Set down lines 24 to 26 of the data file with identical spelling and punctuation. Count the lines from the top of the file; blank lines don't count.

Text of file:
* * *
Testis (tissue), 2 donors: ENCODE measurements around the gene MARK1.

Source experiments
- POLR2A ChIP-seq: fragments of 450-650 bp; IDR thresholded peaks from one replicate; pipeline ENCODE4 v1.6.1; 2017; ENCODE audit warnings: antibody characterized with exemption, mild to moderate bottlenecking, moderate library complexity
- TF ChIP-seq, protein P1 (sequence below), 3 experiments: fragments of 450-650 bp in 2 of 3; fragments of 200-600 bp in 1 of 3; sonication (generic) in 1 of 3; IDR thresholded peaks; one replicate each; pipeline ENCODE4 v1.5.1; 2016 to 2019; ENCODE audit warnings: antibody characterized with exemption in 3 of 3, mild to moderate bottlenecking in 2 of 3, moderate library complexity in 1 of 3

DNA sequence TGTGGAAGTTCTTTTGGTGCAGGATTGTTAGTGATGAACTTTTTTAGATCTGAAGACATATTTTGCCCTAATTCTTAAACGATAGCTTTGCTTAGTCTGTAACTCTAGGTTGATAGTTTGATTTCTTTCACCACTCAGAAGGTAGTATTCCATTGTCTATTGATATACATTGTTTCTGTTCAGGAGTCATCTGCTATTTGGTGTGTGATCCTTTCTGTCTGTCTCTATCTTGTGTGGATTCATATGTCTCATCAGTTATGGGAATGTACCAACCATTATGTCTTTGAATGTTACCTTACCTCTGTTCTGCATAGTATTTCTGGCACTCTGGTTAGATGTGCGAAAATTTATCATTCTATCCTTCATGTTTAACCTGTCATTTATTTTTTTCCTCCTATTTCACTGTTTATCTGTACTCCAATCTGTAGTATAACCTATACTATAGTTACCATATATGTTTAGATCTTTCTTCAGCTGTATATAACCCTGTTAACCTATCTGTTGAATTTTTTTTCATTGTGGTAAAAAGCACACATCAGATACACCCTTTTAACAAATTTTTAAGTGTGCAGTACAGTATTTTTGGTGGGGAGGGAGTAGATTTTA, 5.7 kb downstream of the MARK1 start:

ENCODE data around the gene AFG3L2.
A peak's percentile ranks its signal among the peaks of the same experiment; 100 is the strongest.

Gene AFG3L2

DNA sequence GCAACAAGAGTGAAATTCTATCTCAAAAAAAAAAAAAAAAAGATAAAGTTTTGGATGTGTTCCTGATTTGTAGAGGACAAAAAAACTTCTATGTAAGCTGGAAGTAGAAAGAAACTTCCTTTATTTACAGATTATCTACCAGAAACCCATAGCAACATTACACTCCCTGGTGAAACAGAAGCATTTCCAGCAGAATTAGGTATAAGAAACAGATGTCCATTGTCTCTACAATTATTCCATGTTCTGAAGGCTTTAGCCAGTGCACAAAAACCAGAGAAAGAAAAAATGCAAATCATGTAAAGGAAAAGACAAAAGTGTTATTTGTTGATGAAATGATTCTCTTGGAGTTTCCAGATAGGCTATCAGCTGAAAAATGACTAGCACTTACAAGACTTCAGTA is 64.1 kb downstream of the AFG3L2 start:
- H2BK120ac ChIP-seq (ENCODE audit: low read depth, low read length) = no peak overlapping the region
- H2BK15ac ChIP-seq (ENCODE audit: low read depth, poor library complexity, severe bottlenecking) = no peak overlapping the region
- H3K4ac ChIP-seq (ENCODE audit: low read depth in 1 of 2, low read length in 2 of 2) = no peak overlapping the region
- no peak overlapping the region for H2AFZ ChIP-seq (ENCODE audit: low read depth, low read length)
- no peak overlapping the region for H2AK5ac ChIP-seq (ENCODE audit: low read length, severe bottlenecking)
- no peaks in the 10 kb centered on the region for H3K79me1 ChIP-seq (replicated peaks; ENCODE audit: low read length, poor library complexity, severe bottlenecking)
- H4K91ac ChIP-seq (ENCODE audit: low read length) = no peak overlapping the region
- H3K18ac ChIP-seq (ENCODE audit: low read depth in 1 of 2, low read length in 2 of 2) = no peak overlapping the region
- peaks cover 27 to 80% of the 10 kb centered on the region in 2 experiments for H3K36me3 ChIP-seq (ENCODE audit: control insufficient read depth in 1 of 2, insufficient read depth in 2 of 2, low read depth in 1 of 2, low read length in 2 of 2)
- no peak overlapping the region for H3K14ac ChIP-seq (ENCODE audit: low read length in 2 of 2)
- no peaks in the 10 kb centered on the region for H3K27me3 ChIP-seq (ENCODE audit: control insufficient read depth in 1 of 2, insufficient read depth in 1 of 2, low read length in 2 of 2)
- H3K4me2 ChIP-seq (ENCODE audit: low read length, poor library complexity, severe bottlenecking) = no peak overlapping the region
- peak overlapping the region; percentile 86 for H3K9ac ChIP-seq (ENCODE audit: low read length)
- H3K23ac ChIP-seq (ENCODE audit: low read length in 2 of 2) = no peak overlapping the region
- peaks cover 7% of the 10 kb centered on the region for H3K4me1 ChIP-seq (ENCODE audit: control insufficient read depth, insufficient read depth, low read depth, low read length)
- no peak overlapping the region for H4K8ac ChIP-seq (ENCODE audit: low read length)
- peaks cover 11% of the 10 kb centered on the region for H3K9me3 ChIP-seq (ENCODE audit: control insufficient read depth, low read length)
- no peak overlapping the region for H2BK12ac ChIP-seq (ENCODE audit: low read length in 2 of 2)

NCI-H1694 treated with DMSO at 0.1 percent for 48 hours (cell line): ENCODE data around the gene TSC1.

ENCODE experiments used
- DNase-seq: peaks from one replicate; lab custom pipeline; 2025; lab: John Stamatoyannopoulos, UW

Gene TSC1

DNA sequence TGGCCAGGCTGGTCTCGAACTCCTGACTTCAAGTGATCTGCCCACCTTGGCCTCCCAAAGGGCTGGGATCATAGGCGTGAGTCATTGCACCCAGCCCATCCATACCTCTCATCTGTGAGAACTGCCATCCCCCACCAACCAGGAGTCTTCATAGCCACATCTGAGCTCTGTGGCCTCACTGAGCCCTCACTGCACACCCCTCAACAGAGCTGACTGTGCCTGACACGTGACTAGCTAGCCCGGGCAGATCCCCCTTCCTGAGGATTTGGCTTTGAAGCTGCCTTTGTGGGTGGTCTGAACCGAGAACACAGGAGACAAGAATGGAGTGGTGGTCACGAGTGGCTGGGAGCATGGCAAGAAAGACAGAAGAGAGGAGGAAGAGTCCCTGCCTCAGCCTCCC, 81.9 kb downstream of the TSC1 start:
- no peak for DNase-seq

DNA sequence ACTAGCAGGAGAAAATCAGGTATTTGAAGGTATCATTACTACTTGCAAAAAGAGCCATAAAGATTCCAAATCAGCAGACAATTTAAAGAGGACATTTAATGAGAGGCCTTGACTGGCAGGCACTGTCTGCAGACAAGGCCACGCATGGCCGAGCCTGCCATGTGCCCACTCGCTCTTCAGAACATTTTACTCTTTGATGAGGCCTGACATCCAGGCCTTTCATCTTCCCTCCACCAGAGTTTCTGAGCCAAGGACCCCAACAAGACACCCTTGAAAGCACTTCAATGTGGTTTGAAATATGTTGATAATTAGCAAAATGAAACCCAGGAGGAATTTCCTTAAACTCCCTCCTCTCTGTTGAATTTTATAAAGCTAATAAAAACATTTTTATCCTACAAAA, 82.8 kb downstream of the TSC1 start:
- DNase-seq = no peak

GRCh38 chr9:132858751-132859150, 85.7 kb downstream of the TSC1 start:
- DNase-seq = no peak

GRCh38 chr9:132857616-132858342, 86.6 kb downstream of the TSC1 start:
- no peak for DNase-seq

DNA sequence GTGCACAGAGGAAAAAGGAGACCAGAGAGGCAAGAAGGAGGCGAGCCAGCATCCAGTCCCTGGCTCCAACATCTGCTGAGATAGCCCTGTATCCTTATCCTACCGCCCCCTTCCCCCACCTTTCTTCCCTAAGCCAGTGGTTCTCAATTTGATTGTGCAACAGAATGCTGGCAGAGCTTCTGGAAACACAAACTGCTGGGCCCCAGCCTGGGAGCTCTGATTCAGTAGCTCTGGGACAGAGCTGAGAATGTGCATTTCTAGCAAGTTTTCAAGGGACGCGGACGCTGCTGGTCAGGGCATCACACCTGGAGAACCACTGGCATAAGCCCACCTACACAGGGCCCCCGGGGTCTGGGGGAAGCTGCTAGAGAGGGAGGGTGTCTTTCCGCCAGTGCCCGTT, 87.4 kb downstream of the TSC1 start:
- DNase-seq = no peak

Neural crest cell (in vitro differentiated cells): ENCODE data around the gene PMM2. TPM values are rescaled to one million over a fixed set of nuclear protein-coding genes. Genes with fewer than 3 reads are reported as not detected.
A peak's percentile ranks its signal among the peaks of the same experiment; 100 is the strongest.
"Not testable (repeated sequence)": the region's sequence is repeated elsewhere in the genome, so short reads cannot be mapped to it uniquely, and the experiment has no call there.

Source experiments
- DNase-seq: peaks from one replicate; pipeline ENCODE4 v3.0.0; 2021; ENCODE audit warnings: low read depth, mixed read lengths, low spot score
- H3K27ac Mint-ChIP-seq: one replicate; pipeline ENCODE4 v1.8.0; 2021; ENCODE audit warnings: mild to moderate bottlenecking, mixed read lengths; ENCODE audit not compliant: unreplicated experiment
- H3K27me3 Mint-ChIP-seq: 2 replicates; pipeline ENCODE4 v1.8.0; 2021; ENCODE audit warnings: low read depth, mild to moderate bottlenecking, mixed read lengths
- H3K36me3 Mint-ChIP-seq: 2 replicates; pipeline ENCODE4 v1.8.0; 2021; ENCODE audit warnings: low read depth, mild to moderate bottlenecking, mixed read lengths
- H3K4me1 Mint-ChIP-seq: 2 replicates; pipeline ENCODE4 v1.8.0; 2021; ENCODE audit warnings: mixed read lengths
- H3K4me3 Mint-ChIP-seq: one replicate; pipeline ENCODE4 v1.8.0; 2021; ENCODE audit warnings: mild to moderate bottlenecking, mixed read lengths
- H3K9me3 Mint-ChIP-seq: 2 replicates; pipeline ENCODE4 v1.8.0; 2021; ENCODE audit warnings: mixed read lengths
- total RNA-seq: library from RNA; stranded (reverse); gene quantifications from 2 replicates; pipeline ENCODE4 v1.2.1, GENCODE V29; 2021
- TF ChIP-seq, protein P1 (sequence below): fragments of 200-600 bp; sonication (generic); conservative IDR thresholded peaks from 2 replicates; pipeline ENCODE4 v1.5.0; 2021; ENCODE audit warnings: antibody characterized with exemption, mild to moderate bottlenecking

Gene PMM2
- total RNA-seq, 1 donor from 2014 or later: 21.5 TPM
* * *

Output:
- peaks cover 7% of the 10 kb centered on the region for H3K4me1 ChIP-seq (ENCODE audit: control insufficient read depth, insufficient read depth, low read depth, low read length)
- no peak overlapping the region for H4K8ac ChIP-seq (ENCODE audit: low read length)
- peaks cover 11% of the 10 kb centered on the region for H3K9me3 ChIP-seq (ENCODE audit: control insufficient read depth, low read length)